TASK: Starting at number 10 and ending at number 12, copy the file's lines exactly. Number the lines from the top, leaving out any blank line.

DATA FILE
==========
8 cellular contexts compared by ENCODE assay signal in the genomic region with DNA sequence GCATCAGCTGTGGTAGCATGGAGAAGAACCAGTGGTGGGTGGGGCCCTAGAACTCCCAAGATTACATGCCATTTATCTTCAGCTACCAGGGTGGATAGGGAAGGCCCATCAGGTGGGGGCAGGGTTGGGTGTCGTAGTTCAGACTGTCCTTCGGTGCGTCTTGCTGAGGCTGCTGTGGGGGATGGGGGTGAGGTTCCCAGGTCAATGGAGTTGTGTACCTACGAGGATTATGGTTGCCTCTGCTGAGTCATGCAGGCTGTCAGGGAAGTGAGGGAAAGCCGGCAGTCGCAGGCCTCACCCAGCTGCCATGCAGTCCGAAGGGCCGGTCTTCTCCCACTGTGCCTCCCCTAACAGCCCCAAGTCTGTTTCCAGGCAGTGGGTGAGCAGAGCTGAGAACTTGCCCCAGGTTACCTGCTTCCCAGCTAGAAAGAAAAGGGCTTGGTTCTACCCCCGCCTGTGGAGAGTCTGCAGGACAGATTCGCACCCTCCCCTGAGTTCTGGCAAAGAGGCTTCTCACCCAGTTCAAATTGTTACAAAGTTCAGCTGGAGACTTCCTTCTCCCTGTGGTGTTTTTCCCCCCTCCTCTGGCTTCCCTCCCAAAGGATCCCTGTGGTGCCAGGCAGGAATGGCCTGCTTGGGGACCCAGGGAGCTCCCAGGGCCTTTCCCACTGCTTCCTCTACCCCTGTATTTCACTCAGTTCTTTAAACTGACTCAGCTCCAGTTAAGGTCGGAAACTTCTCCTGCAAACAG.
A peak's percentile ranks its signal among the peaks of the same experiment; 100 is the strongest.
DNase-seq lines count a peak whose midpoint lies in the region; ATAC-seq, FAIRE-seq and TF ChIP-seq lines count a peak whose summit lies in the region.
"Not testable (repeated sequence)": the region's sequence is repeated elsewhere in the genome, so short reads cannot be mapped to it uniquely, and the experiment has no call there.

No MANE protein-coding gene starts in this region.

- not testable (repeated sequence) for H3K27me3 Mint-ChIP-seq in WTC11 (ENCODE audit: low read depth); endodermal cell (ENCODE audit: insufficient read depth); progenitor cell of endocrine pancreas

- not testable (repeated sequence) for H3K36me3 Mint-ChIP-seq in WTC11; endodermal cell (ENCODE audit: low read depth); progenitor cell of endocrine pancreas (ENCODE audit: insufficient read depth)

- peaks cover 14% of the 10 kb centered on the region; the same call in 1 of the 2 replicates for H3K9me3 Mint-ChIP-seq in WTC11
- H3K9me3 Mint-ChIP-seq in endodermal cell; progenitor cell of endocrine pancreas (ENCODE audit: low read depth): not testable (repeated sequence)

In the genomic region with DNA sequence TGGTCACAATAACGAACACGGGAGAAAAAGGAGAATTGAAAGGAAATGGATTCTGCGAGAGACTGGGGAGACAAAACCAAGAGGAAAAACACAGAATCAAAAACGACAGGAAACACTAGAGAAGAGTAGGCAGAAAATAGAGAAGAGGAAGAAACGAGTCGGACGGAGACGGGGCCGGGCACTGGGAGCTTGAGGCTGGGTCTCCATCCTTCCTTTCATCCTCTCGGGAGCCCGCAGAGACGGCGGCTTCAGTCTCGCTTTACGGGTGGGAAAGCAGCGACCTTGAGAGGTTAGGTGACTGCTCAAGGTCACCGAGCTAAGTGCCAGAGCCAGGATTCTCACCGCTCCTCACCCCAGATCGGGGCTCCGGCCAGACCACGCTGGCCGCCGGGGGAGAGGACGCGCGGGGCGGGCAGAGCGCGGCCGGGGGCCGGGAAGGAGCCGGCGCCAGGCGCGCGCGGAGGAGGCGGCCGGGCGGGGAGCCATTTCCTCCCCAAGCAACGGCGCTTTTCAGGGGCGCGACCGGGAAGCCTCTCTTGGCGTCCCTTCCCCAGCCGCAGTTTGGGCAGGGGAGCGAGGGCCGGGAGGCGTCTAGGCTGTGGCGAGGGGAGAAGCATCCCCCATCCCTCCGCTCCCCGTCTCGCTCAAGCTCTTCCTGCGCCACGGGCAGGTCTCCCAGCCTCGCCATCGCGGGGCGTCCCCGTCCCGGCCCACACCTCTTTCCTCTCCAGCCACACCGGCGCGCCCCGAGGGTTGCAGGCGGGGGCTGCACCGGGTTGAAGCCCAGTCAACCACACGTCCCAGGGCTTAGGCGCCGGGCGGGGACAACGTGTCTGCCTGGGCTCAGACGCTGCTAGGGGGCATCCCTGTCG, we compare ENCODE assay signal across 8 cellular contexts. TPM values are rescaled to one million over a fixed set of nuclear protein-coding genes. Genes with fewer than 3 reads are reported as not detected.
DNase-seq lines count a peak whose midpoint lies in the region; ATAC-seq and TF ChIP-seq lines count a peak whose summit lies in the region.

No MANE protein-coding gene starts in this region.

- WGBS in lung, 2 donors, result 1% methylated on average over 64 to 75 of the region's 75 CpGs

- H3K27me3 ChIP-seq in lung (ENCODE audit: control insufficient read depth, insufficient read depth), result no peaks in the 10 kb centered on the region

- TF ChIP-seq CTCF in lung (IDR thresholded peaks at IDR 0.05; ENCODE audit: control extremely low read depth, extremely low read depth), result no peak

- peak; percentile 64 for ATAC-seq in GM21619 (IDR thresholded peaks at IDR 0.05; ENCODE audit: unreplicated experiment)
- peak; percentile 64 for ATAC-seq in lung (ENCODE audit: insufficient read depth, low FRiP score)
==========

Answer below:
In the genomic region with DNA sequence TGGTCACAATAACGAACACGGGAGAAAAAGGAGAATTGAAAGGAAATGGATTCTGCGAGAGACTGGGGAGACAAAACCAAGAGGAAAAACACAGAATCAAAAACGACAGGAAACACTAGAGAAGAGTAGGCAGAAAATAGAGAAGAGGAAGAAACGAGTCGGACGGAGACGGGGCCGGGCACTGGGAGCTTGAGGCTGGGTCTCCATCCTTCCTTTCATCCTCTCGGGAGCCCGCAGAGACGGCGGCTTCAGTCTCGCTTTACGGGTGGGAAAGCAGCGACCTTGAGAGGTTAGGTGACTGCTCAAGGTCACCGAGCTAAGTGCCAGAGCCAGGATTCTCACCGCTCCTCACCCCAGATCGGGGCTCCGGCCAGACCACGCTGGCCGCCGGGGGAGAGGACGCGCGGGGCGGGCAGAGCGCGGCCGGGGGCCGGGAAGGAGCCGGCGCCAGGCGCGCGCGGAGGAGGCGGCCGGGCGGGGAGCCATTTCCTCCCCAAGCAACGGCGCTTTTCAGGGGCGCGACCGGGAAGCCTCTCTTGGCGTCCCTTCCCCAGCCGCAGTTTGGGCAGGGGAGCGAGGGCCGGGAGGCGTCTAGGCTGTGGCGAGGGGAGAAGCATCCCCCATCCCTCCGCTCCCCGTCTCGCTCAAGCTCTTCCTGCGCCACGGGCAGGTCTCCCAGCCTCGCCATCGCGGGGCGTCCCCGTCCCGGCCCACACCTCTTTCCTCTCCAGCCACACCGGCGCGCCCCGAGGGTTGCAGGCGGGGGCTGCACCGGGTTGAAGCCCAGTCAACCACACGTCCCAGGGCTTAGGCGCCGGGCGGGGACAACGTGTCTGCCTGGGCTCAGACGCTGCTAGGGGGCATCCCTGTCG, we compare ENCODE assay signal across 8 cellular contexts. TPM values are rescaled to one million over a fixed set of nuclear protein-coding genes. Genes with fewer than 3 reads are reported as not detected.
DNase-seq lines count a peak whose midpoint lies in the region; ATAC-seq and TF ChIP-seq lines count a peak whose summit lies in the region.

No MANE protein-coding gene starts in this region.